This is made through signs and symptoms supported by diagnostic testing. They include sputum tests for culture of the organism and urine antigen tests. These urine tests detect only Legionella pneumophila serogroup 1. The organism is responsible for causing 70% of all reported cases. Credit has been given to Richard Kohler, a junior faculty member at the Indiana University for developing this diagnostic device in 1982. The test was described and authorized in the Journal of Infectious disease. Consequently, arguments have been that some 90% of cases have been missed due to inadequate diagnostic techniques in isolating all the bacteria responsible for causing Legionnaires Disease (Kohler & Wheat, 1982).
Besides, researchers have realized that while Chest X-rays frequently show pneumonia with bi-basal consolidation still there has been increasing difficulty in distinguishing Legionnaires’ disease from the many other various types of pneumonia. Hence, when making the diagnosis from symptomatic differentials or radiologic findings only, it requires a number of other tests in confirming the diagnosis (Kohler & Wheat, 1982).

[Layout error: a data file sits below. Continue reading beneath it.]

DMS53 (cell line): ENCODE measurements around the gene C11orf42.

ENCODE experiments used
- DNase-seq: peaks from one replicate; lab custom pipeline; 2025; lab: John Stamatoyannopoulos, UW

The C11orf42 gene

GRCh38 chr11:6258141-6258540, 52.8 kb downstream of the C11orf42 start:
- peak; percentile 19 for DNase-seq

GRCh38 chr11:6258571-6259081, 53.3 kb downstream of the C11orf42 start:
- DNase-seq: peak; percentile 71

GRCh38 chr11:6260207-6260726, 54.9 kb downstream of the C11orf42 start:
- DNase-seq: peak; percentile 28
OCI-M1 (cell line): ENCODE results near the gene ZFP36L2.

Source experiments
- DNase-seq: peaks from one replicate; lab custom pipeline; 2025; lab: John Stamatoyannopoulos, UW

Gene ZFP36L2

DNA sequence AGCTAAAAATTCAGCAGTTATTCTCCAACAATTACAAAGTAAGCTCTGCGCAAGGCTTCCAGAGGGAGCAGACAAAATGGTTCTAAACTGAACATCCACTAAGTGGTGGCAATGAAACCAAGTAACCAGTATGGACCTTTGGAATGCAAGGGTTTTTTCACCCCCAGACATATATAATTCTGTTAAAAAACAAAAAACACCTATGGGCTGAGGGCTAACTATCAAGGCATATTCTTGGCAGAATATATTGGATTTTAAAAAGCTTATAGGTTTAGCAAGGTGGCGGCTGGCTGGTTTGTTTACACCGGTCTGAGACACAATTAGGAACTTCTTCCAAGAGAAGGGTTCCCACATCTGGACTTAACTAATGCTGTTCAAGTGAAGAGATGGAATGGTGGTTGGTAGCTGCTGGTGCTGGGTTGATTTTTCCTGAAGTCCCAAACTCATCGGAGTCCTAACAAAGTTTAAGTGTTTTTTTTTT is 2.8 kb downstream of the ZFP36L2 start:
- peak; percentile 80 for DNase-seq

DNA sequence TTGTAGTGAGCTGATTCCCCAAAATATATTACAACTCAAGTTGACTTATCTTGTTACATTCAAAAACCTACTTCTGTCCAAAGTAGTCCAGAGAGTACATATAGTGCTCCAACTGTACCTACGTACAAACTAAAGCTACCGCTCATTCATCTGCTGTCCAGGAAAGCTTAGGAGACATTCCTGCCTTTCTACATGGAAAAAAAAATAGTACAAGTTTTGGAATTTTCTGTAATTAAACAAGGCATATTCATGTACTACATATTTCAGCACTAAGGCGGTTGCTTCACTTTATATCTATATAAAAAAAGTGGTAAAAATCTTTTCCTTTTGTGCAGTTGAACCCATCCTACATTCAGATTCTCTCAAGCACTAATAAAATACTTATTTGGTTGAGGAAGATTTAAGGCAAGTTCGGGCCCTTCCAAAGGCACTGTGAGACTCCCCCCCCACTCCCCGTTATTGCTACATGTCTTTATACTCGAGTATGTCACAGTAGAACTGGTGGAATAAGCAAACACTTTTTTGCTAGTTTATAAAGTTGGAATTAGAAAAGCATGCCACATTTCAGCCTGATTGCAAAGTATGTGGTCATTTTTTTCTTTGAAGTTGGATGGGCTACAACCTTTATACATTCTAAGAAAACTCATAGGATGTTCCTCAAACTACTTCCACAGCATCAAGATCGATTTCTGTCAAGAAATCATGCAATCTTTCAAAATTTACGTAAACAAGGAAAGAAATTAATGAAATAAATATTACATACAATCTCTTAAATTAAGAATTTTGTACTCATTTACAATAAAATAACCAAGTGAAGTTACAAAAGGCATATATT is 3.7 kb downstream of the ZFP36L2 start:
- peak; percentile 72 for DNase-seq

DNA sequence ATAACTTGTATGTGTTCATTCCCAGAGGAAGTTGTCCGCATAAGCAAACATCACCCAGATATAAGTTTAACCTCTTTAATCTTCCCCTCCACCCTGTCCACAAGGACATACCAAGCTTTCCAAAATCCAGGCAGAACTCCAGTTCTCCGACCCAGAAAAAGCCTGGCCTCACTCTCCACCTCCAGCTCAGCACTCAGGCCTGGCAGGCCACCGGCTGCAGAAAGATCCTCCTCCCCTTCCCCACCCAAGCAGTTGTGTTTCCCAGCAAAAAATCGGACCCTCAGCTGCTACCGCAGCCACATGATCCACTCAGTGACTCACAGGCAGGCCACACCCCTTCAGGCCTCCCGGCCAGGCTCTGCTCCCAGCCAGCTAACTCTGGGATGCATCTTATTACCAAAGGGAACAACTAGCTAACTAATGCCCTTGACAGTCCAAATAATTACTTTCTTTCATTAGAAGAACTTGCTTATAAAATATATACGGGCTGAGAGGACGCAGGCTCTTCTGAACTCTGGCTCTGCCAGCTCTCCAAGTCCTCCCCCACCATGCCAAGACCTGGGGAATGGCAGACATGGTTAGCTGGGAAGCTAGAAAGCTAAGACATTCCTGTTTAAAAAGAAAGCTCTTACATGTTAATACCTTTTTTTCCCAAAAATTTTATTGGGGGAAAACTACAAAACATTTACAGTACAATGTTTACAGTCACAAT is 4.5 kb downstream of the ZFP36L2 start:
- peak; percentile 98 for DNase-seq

Diagram showing changes in chest cavity during active stages of the disease (Swanson, & Heuner, 2008).
Currently the treatment choice includes aggressive respiratory tract quinolones such as levofloxacin, moxifloxacin, gemifloxacin. Newer macrolides inclusive of azithromycin, clarithromycin, roxithromycin have been utilized as broad spectrum antibiotics. However, levofloxacin and azithromycin have proven to be very successful. Tetracyclines are usually drug of choice for infected children over age 12 years old. Quinolones are used for young adults 18 years of age and older.
Fatality rating of Legionnaires’ disease has been reported to be 5% to 30% during outbreaks However; it can reach 50% for nosocomial infections if there is no prompt diagnosis and treatment. Also, infections acquired during hospitalization have a fatality rate of 28% (Swanson, & Heuner, 2008).
The focus of patient teaching is to prevent cross infection during active stages of the disease by ensuring visitors family members wear a mask when in contact with the patient. Usually, isolation is necessary during treatment until the organism is fully destroyed. Further patient education is preventing subsequent infection by teaching clients how to avoid becoming infected. This would be done by exposing them to knowledge to sources of infection
Fraser, D. Tsai, T,. & Orenstein, W. (1977). Legionnaires’ disease: description of an epidemic of pneumonia. New England Journal of Medicine. 297, 1186-1196.
Kohler R,. & Wheat, L. (1982). Rapid diagnosis of pneumonia due to Legionella pneumophila serogroup 1. J. Infect. Dis. 146 (3), 444.
Stout, J. Muder, R., & Mietzner, S. (2007). Role of environmental surveillance in determining the risk of hospital-acquired legionellosis: a national surveillance study with clinical correlations. Infect Control Hosp Epidemiol 28 (7), 818–24
Swanson M., & Heuner, K (2008). Legionella: Molecular Microbiology. Caister Academic Press